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Ka ai te waka Matahourua ki te toka tū moana a Te Rerenga o Te Aohuruhuru, ā ka kake ake ahau,
Ka huri whakatetonga tōku kānohi, i reira tūtaki ai te awa Mataikona ki te Moana-nui-ā-Kiwa,
Ka whai ōku kānohi i te takutai, ka huri whakatetokerau, i reira rere ai te awa Owahanga,
E karapoti ana aua wai i tōku papakāinga a Te Hika o Papauma.
Koiā hoki te ingoa o te marae, ko Kupe te tangata,
E here ana ō mātou aho ki a Kahungunu, rātou ko Rongomaiwahine, ko
Rangitāne, ko Apakura,
Ko Cindy Grace tōku whaea, Ko Mark Brickell tōku pāpā,
Ko Heidi Brickell ahau.
That pēpēhā links me back through my mother to an ancient time, the bones of remnants of stories which reside on the land described there. She didn’t teach me to speak Māori, she didn’t know how, and wasn’t particularly interested in learning. She expressed her Māoritanga through her relational orientation, her inclusive nature and her love for people. I think that whakapapa expresses itself more through me in curiosity, creativity and playfulness with knowledge.
I was always drawn to te reo Māori as a child. Even learning to count to a hundred, I was fascinated by how its building blocks put things together differently than English did. So, you could say te reo engaged my mind like a Lego set.
In high school, I got the chance to dive deep into my reo. I was lucky to have incredible, gentle teachers whose respect I could feel as they led me on journeys of letting go of sense and grasping it anew, which is what you do when you learn a second language.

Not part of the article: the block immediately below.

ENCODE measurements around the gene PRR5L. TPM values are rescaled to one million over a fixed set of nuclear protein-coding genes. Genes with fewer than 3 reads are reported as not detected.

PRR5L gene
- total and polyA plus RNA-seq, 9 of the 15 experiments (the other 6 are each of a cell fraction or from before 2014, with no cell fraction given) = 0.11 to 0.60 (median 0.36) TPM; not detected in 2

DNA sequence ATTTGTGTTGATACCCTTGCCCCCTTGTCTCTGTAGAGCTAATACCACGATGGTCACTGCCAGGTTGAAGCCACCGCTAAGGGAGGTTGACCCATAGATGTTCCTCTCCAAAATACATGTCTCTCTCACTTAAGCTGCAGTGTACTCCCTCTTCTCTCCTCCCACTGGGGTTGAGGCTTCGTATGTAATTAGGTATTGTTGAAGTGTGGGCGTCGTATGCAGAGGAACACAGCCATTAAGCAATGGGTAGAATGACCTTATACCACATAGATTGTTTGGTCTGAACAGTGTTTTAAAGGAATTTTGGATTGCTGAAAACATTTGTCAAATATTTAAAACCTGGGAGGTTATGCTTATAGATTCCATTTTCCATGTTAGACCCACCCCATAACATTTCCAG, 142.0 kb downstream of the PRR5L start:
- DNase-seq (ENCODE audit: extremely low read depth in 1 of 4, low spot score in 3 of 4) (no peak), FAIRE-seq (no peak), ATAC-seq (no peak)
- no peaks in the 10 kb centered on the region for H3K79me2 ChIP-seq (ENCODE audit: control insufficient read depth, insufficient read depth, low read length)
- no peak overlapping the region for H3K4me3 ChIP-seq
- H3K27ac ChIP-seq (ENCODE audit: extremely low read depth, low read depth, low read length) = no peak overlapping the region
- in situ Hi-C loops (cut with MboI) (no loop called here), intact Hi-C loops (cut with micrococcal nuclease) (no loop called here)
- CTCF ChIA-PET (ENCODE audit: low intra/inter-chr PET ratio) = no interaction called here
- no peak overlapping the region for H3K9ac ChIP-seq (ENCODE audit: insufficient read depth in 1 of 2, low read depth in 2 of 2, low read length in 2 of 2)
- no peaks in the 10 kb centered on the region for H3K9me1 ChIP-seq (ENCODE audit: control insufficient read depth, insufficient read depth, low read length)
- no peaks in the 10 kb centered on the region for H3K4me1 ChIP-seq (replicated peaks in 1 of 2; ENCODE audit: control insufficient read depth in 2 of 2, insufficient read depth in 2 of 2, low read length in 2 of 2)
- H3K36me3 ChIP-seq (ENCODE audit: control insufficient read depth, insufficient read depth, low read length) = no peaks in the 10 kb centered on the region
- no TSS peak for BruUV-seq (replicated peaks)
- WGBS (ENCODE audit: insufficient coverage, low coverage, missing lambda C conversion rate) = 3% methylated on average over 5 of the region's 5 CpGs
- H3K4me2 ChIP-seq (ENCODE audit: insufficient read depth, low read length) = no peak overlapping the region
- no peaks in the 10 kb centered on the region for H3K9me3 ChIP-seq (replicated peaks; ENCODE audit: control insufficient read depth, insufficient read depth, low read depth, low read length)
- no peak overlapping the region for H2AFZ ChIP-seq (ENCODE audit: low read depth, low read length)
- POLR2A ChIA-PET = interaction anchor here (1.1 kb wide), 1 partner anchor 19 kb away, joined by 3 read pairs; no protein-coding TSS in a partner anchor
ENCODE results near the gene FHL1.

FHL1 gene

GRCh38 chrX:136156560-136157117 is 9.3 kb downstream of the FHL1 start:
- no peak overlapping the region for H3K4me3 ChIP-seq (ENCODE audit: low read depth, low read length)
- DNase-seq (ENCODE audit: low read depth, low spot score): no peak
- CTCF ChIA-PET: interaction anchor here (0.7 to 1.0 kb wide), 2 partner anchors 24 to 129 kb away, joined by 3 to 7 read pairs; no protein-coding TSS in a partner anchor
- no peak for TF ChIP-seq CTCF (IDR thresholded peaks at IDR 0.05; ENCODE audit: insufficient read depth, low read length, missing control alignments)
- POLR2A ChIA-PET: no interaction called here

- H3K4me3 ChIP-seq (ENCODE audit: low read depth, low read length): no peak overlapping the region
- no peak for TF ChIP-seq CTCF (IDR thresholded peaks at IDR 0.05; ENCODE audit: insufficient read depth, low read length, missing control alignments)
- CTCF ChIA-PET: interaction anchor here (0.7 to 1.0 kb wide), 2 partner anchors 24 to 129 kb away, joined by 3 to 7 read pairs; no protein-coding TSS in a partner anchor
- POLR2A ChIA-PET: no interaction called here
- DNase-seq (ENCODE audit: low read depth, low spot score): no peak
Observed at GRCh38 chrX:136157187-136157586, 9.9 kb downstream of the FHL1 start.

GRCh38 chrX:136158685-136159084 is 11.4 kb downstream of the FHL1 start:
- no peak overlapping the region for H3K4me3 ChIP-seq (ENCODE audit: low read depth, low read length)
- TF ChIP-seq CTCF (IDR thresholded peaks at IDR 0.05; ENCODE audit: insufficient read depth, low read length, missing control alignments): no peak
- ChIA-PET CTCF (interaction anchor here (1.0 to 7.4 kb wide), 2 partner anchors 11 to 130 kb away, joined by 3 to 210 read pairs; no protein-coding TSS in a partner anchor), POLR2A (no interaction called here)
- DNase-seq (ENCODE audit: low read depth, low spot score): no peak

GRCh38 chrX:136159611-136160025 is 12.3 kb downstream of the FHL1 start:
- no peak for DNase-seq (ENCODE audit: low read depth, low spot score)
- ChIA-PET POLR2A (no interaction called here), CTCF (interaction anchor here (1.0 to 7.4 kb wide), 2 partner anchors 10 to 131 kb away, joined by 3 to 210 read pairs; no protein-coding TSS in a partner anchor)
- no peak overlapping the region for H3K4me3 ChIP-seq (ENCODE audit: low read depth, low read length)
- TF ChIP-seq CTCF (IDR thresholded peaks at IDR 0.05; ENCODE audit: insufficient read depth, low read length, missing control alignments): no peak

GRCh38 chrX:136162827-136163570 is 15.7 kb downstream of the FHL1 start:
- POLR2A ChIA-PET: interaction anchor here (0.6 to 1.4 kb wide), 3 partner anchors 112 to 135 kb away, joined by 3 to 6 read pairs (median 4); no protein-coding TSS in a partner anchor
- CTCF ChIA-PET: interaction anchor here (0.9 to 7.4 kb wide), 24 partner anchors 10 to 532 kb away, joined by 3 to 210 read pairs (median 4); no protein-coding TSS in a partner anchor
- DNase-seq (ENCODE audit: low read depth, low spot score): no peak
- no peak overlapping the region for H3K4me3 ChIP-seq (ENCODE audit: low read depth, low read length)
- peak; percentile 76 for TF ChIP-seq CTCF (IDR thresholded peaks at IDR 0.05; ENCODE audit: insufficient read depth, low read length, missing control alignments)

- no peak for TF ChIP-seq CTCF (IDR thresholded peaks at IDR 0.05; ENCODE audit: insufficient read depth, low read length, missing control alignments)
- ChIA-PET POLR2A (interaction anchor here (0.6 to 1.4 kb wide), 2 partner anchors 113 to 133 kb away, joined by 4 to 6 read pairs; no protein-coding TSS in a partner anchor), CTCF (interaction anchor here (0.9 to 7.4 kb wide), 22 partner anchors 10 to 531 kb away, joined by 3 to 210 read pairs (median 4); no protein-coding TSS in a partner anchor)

I enjoyed the struggle of learning to comprehend and articulate the world through spiritually rich delineations so full of echoes and metaphors of landscape. The whole geometry of Māori was different. I found it so exciting as my tongue tripped its way through the cadences of its rerenga – its flowings, its sentences. Maybe because I also loved to paint, I was fascinated by how the language led my imagination. It was like watching the outlines of the way I knew the world to be carved up in English dissolve and be redrawn according to different coordinates.
Those teachers treated me like I was Māori too, even though I’m very pale, and it meant a lot to me. Their acceptance of me gave me the sense that I could be exactly who I was – however unique – and still belong.
In my early adult years, I focused on my art for a long time. During this period, keeping up my reo Māori was hard as I increasingly had no one to speak it with. By the time I finished my Master of Fine Art, I missed te reo too much. So, I took an immersion course and ended up training to teach in Māori Medium schools. It seemed like a way I could do for other young people what those kaiako had done for me. It also seemed like the best way to be able to drench my mind in te reo Māori (our word for immersion also means to drown). I taught in Kura Kaupapa for almost four years.
I love the job I have at the Museum because I still get to instil respect and wonder for mātauranga Māori into a diverse range of tamariki. But I also get a lot more space for the research and creative side that renews my wairua. I hope the learning resources that I am working on here will be useful to teachers doing the most important labour in our kura, as they build up. Being here is incredible because it’s also a place where te reo Māori is increasingly alive. It’s testament to how the reo has spilled out from our kura and is starting to permeate mainstream life in Aotearoa once more. In my work office alone, there are five people with whom I can both dive deep into life’s big questions and crack stupid jokes in the language of our tupuna every day!
Embedding mātauranga (Māori knowledge frameworks) into the Museum’s education programmes is about more than simply translation of terms.
In this blog, we kōrero with Heidi about creating environments where te reo Māori speakers can learn in frameworks that align with their language.